Any time someone bought gold from a gold farmer to spend on their mount, they were helping deflate, not inflate, the server’s economy.This isn’t to say that there wasn’t inflation at all, but it was far more limited in scope, if less limited in visibility.in 2004, it was the heyday of the Chinese gold farmer.Figuring out who was a gold farmer, and discussion over whether (and if so, exactly how) they were ruining the game, was parlour chatter in guilds across the game, from server to server.Expansion The Burning Crusade (2007) introduced flying mounts, with the price for top speed quintupling to 5000 gold, a sum so vast that few people I knew ever obtained it before the next expansion was released.All of the gold spent this way was removed entirely from the economy of Azeroth.People certainly worried about their friends who farmed metal or herbs for 12 hours straight, but not because they thought it contributed to runaway inflation ruining the server economy.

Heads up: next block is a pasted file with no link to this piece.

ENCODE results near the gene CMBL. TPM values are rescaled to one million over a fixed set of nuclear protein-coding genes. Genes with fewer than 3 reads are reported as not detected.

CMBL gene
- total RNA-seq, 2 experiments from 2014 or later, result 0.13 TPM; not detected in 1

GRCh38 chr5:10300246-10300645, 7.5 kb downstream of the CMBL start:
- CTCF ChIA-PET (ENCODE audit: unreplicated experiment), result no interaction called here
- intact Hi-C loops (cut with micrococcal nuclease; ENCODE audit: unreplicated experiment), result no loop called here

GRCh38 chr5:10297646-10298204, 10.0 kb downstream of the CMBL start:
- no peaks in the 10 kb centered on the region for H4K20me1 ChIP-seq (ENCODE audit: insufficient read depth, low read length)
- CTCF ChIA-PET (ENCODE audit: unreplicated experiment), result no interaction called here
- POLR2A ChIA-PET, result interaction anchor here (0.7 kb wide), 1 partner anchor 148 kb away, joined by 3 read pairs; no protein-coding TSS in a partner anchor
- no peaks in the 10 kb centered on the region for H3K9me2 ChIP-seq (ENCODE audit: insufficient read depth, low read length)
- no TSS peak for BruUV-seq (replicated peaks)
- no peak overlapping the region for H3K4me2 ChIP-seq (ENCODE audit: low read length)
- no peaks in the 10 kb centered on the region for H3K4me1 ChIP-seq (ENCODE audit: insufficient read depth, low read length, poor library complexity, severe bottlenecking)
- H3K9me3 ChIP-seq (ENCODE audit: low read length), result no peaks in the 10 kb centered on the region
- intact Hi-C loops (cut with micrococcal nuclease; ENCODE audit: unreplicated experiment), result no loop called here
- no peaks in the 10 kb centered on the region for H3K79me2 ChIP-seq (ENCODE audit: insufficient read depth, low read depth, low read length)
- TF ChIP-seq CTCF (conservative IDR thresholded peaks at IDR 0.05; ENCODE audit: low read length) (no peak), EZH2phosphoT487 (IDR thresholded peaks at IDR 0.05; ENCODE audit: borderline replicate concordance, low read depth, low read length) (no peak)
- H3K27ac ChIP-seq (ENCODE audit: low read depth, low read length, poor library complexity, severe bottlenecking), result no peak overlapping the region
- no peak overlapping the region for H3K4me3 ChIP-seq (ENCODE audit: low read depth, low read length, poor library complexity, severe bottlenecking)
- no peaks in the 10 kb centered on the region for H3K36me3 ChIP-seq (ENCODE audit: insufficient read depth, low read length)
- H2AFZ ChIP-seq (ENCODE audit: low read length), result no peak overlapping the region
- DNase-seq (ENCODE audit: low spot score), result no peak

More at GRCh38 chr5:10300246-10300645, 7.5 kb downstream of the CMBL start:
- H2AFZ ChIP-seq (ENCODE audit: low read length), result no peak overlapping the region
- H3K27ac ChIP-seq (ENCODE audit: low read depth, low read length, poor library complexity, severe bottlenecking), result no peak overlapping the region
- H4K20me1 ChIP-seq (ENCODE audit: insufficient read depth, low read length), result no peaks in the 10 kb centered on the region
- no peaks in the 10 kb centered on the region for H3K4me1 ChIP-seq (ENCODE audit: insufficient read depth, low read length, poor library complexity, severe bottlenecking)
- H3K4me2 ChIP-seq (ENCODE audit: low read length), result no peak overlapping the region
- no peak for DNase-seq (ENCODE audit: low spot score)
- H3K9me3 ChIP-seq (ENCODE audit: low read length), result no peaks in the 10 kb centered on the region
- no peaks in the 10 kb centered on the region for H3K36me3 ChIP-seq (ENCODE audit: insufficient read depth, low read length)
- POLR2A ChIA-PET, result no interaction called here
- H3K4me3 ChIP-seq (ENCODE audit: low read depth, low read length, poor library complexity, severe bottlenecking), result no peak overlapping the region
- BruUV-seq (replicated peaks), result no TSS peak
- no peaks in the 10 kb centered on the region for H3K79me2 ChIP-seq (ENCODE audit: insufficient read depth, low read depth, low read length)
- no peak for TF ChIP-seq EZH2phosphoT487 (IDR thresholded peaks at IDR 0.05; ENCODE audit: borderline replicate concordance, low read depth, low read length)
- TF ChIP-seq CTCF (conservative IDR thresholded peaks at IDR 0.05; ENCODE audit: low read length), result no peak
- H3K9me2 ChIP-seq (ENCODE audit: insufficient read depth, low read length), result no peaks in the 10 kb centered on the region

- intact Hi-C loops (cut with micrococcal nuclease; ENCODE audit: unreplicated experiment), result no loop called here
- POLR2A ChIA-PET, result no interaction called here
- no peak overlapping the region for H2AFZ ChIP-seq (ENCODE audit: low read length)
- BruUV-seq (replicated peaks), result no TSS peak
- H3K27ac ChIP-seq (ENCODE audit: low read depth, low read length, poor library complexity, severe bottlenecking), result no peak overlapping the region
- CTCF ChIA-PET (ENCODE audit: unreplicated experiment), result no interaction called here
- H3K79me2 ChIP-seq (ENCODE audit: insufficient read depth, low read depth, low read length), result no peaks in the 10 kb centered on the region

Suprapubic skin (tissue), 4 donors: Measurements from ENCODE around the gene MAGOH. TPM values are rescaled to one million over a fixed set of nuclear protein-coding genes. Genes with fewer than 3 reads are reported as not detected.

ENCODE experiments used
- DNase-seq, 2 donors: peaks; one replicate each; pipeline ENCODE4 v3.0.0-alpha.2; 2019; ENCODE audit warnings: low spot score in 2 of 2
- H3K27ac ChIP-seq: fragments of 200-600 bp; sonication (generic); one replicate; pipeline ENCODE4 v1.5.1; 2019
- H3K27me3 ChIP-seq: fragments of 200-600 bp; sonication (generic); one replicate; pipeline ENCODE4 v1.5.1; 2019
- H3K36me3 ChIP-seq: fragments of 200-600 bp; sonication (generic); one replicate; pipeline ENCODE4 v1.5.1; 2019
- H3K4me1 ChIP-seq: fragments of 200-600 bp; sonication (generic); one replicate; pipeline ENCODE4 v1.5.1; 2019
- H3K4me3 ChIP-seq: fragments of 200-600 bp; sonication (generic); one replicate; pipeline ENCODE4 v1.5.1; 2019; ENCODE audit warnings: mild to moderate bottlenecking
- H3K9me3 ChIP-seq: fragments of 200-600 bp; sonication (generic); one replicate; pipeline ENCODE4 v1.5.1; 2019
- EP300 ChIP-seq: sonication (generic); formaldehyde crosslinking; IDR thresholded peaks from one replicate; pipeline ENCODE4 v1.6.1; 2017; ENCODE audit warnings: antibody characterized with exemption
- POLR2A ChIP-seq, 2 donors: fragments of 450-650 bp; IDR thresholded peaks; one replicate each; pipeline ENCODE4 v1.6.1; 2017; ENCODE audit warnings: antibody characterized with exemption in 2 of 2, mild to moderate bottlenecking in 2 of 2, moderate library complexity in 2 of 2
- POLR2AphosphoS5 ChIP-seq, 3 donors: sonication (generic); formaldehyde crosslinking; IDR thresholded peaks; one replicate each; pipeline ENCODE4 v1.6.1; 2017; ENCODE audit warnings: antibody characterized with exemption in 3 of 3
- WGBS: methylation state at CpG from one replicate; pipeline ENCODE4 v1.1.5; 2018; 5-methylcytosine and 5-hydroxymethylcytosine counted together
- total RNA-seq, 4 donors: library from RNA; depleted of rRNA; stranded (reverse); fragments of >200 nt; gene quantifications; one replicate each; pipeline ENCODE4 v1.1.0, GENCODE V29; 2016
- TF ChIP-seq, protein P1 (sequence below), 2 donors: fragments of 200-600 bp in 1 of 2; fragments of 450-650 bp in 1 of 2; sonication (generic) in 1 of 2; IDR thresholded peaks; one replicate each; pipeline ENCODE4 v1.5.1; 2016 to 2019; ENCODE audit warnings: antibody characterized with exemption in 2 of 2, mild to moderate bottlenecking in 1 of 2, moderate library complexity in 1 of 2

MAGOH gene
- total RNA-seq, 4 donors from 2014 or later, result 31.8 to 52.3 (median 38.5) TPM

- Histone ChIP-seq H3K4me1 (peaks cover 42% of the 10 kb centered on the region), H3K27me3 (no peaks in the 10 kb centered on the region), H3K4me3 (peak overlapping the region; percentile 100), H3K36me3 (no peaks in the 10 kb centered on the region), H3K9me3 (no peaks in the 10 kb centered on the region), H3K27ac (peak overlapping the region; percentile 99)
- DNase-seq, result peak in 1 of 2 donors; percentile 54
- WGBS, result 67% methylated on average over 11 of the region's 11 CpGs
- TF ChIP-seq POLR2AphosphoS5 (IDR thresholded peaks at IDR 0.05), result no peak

Everyone needed things to help level up their characters and professions, and because it was a blank slate there was no supply to speak of.
Chinese farmers were not only hunted by Blizzard, third party gold sales being banned under the Terms of Service, but by players. Gank mobs would hunt suspected Chinese for fun, hurling abuse, often with those on the same faction leading the opposing faction to the farmers.
On normal servers players found all sorts of creative ways to ruin a farmer’s day.
After a while, perhaps a month or so at most, supply for basic materials and gear would begin to massively outstrip demand, dropping prices inexorably downward.
As people levelled up and gained access to more advanced materials, the deflation wave would crash over them, and on up to the top end of the scale, with prices eventually settling down to an equilibrium.